Creative Commons: Brian Greatwicke

That’s Amore: Frogs sing more alluring love songs in the city

Researchers discovered why Panama’s tiny tungara frogs adapt their mating calls in urban areas, which serves as an example of how animals adapt their communication strategies to human development.

In Panama City, tungara frogs can be found everywhere from ditches and puddles in neighborhoods on the outskirts of the city, to drains in the city center. Every evening at sunset, the 1-inch male frogs crawl into puddles to serenade the ladies, who listen discerningly, selecting a mate based largely on his love song. 

Tungara frogs don’t croak like American bullfrogs. Wouter Halfwerk, assistant professor at Vrije University in Amsterdam and team leader of the study, describes the sound as:  

In urban areas, the male frogs sing longer, more complex love songs, taking advantage of the relative absence of eavesdropping predators, like bats and flies. These fancy urban love songs are 3x more likely to attract females than the shorter, simpler rainforest songs. But they’re also more likely to attract predators, where there are any. That’s why, in the more biodiverse forests, frogs keep their songs short — to extend their lives.

In a series of experiments, Halfwerk’s team played recordings of calls in various urban and forest locations and recorded the number of approaching females, predators and parasites using remote, infrared-sensitive cameras. The results were published in the journal Nature Ecology & Evolution.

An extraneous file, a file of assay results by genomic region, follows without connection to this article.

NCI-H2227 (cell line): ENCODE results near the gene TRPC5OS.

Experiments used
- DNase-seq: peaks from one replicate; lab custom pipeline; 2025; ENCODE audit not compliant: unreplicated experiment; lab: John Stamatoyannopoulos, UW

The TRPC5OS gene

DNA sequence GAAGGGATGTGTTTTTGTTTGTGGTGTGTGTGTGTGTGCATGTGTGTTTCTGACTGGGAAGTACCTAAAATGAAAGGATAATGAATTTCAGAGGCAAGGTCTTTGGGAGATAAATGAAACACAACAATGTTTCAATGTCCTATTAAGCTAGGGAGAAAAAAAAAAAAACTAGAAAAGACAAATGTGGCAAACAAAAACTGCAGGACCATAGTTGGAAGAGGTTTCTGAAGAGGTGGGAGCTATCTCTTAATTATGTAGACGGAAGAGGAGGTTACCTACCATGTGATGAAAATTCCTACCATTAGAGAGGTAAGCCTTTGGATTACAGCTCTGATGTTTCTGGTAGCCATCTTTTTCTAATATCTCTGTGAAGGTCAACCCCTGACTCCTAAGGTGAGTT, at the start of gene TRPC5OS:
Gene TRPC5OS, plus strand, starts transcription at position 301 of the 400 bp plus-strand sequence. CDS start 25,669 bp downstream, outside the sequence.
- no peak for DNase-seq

In the city, the calls did not attract any bats, and only a few flies. But they also attracted a fewer number of females per call, suggesting that males had to work harder to get the ladies to pay attention. 

Next, the researchers recorded up to a hundred calling males at the same sites and played them back for forty females, from two speakers. Thirty of the forty hopped over to the speaker playing the more complex and conspicuous urban calls. 

Halfwerk’s team also studied how quickly the tungara frogs adapted their calls. When they moved urban frogs to forests, the males instantly simplified their calls to avoid bats and bugs. But when forest males got to cities, they didn’t immediately croon with more complexity.

Unfortunately, amphibian populations are declining worldwide, mostly due to habitat destruction. Tungara frogs are a rare example of an animal adapting, evolutionarily, to new circumstances. "Just as we change our social relationships in cities, animals are changing their relationships and their behavior in the radically altered biological communities we are creating across the globe," concluded Rachel Page, a co-author of the paper.

Creative Commons: Brian Greatwicke